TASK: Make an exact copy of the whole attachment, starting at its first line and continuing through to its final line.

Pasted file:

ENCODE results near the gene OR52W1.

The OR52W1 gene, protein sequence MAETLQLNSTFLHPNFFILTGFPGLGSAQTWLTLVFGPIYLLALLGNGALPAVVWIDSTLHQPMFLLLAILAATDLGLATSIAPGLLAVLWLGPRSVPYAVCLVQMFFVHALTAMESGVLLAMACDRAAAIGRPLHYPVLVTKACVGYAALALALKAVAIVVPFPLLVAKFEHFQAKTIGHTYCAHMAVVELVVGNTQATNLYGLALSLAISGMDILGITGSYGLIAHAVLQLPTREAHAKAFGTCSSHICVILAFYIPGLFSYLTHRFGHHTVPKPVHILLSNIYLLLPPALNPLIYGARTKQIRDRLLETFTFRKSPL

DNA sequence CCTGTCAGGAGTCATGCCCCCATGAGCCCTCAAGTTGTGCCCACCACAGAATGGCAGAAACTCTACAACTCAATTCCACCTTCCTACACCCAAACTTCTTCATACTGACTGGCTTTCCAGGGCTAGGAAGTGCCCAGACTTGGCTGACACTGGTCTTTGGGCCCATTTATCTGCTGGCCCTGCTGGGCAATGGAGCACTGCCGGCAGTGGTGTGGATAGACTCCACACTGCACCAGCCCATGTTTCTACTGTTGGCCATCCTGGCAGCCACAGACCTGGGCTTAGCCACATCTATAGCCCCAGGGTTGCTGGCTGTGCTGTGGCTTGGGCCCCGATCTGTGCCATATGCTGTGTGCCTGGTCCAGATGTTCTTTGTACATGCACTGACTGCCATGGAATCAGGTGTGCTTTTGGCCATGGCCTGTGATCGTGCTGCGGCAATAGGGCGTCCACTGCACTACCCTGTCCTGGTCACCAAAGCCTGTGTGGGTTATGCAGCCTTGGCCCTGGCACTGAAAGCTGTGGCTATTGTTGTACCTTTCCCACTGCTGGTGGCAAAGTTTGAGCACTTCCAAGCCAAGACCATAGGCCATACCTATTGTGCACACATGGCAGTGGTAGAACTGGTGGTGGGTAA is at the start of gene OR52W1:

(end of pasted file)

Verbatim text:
ENCODE results near the gene OR52W1.

The OR52W1 gene, protein sequence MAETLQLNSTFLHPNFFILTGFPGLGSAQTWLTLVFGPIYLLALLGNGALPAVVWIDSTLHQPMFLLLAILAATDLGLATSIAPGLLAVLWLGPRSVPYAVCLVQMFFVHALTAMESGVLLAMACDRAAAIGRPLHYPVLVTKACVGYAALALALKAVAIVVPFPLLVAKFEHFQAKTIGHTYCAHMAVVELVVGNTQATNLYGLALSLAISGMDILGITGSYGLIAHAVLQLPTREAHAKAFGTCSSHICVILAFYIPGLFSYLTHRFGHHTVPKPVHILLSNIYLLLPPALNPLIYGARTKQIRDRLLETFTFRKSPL

DNA sequence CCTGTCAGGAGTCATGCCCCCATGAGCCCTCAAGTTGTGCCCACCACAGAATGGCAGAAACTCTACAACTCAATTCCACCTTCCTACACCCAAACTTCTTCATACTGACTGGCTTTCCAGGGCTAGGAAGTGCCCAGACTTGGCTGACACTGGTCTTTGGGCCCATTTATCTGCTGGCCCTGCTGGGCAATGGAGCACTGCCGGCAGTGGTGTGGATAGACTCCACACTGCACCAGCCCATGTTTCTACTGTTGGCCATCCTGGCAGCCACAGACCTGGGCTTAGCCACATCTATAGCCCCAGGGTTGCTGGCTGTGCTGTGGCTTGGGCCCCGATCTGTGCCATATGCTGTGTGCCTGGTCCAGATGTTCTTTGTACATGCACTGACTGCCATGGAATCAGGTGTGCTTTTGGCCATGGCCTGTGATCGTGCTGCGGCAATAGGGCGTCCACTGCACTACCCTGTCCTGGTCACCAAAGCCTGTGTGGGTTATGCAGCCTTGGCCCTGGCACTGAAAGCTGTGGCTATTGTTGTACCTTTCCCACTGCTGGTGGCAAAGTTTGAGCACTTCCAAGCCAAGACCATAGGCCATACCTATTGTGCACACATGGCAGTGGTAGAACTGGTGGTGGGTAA is at the start of gene OR52W1: